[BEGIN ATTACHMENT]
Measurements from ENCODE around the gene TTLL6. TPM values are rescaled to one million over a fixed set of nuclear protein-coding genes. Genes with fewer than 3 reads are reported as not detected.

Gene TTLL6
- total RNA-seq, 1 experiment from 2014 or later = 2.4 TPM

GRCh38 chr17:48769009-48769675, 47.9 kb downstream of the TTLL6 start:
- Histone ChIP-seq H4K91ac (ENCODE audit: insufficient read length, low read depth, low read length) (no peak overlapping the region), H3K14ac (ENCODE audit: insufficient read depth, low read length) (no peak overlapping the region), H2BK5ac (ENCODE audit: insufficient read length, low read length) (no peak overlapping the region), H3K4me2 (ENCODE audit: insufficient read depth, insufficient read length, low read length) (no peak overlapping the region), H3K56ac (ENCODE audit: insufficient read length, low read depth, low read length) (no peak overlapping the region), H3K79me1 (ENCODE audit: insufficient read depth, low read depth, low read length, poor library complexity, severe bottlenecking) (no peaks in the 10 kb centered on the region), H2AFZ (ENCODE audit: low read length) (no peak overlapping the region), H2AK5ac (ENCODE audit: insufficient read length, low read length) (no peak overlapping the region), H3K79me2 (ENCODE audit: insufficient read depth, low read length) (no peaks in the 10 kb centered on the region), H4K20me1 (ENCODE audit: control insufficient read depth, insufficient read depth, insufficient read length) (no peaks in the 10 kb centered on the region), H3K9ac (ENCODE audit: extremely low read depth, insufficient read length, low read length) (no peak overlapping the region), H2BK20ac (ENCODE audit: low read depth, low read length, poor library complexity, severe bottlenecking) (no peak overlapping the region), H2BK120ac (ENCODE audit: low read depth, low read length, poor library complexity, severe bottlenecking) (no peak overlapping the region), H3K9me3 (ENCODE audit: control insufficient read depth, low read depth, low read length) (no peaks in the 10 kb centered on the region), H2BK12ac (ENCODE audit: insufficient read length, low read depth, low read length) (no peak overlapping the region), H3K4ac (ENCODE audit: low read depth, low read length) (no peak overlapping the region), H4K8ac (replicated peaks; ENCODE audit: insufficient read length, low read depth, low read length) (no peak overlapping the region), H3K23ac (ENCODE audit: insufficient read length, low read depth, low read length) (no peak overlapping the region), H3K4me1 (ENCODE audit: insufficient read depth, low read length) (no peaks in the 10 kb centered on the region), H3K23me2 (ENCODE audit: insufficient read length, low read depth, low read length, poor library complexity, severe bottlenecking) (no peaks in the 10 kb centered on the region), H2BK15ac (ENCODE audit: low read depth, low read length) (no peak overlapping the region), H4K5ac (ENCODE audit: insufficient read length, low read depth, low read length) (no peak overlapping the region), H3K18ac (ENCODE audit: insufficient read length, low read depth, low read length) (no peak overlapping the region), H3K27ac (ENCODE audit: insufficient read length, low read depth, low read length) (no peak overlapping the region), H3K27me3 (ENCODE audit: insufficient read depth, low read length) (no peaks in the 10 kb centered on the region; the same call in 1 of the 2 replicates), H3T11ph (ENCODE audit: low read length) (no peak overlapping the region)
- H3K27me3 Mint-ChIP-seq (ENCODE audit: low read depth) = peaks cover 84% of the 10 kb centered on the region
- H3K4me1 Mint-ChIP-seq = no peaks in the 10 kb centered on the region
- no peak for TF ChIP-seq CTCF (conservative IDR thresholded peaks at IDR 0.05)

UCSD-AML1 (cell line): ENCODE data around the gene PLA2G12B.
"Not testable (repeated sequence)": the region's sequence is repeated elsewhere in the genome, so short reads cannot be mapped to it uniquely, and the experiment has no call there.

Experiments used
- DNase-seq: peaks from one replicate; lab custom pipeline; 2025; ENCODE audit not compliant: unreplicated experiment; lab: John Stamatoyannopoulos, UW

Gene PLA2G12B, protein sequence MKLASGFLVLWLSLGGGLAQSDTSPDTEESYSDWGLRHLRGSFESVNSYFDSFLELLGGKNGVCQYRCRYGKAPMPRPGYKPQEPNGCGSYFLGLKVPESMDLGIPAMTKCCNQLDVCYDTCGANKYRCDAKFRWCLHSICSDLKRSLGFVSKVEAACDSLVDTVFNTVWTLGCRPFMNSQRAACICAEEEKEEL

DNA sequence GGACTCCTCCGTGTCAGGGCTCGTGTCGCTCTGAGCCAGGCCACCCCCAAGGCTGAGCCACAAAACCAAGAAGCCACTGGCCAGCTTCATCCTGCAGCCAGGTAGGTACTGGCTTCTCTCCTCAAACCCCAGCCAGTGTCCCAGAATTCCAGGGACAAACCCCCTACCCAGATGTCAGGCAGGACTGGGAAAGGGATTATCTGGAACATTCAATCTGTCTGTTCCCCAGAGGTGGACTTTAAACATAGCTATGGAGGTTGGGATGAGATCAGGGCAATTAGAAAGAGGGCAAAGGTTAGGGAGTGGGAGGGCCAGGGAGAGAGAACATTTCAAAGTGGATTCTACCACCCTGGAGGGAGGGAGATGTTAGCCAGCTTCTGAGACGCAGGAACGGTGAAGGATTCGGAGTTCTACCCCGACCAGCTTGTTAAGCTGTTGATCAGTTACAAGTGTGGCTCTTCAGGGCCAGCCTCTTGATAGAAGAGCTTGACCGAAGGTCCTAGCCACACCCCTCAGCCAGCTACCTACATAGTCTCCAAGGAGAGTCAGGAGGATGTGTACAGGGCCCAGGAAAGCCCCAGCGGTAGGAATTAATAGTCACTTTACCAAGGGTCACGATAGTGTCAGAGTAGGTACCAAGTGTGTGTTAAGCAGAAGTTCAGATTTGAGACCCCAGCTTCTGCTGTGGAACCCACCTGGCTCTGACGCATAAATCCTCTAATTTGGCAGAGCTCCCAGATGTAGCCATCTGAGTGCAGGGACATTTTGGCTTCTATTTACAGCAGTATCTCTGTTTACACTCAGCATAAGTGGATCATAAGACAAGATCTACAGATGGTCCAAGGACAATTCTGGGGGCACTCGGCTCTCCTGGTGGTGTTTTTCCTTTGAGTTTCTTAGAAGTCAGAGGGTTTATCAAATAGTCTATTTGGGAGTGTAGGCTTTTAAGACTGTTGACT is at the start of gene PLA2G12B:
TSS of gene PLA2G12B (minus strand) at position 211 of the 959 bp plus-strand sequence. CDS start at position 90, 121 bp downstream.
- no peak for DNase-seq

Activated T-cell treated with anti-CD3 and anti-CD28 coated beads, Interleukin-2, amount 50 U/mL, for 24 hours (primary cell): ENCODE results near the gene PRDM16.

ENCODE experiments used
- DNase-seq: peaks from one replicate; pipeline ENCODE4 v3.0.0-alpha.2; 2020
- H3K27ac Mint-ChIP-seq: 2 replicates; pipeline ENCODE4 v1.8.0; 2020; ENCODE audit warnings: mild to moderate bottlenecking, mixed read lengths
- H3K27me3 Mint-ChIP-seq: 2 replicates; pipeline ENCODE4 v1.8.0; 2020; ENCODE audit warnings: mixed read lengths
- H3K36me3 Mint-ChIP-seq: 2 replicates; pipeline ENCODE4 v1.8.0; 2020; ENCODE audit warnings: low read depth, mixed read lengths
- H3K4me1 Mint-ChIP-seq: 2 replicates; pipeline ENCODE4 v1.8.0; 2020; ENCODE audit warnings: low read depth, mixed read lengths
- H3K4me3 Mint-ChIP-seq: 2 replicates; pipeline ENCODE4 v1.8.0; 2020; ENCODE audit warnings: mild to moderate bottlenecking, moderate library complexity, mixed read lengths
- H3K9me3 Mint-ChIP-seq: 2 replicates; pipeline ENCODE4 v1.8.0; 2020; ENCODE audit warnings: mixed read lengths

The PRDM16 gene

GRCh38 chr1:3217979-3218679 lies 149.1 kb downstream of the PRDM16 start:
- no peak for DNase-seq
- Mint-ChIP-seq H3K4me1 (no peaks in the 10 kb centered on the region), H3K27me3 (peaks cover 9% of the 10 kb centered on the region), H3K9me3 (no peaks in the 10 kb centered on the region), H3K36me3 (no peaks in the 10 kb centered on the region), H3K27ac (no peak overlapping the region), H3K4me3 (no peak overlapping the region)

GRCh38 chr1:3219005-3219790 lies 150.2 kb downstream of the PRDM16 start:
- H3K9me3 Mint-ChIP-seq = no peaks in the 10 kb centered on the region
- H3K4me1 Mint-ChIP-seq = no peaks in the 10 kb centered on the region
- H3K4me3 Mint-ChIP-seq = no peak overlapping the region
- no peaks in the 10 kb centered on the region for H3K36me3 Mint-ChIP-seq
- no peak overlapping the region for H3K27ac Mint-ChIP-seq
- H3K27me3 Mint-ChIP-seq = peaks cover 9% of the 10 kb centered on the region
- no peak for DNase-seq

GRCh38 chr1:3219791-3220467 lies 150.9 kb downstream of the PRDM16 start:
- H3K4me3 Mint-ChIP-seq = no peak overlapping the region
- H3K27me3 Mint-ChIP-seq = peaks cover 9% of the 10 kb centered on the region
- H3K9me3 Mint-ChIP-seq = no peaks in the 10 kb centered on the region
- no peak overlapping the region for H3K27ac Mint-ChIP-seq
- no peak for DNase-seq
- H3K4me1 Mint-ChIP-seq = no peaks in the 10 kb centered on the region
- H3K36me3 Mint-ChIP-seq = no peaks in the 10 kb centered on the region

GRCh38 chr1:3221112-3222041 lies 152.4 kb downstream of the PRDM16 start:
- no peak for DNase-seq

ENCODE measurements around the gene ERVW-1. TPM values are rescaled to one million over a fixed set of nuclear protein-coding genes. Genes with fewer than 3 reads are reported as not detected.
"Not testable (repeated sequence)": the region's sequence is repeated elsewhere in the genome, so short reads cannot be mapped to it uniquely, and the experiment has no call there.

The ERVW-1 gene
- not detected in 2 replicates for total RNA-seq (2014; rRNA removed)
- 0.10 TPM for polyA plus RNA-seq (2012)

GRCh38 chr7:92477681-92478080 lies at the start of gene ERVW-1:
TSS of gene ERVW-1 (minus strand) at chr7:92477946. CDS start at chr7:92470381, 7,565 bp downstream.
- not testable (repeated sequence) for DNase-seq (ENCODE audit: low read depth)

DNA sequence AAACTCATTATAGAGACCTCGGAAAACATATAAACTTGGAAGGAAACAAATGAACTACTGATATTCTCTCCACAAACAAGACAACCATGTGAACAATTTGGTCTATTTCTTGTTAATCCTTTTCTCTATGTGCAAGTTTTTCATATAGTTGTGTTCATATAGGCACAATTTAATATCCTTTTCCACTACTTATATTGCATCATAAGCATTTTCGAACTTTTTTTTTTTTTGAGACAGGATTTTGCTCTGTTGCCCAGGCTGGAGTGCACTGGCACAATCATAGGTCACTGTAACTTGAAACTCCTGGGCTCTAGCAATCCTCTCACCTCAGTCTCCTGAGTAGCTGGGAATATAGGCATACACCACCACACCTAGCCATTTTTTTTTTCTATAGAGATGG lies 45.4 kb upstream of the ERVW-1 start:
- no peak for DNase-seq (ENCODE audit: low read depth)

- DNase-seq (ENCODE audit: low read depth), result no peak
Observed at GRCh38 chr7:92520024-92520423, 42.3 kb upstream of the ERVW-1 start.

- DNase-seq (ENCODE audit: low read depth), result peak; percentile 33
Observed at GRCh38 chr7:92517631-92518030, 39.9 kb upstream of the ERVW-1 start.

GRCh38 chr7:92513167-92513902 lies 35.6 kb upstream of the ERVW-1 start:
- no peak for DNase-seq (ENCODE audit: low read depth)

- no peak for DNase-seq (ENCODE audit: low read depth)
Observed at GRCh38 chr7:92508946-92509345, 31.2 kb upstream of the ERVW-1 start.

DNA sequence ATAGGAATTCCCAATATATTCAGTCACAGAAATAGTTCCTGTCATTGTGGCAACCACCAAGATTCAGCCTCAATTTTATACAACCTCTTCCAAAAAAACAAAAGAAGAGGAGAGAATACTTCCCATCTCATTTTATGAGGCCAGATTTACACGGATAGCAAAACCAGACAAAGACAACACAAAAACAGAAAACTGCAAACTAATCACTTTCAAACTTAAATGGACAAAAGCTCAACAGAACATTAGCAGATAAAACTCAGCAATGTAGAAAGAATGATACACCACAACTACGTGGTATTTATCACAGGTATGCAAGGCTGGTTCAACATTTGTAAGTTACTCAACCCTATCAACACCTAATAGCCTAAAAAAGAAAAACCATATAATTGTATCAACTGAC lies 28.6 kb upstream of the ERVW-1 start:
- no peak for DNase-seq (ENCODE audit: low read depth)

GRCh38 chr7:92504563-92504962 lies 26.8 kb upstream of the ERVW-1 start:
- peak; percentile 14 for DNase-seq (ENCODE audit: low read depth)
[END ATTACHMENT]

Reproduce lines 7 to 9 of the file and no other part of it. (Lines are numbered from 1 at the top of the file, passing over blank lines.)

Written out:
- H3K4me1 Mint-ChIP-seq = no peaks in the 10 kb centered on the region
- no peak for TF ChIP-seq CTCF (conservative IDR thresholded peaks at IDR 0.05)

UCSD-AML1 (cell line): ENCODE data around the gene PLA2G12B.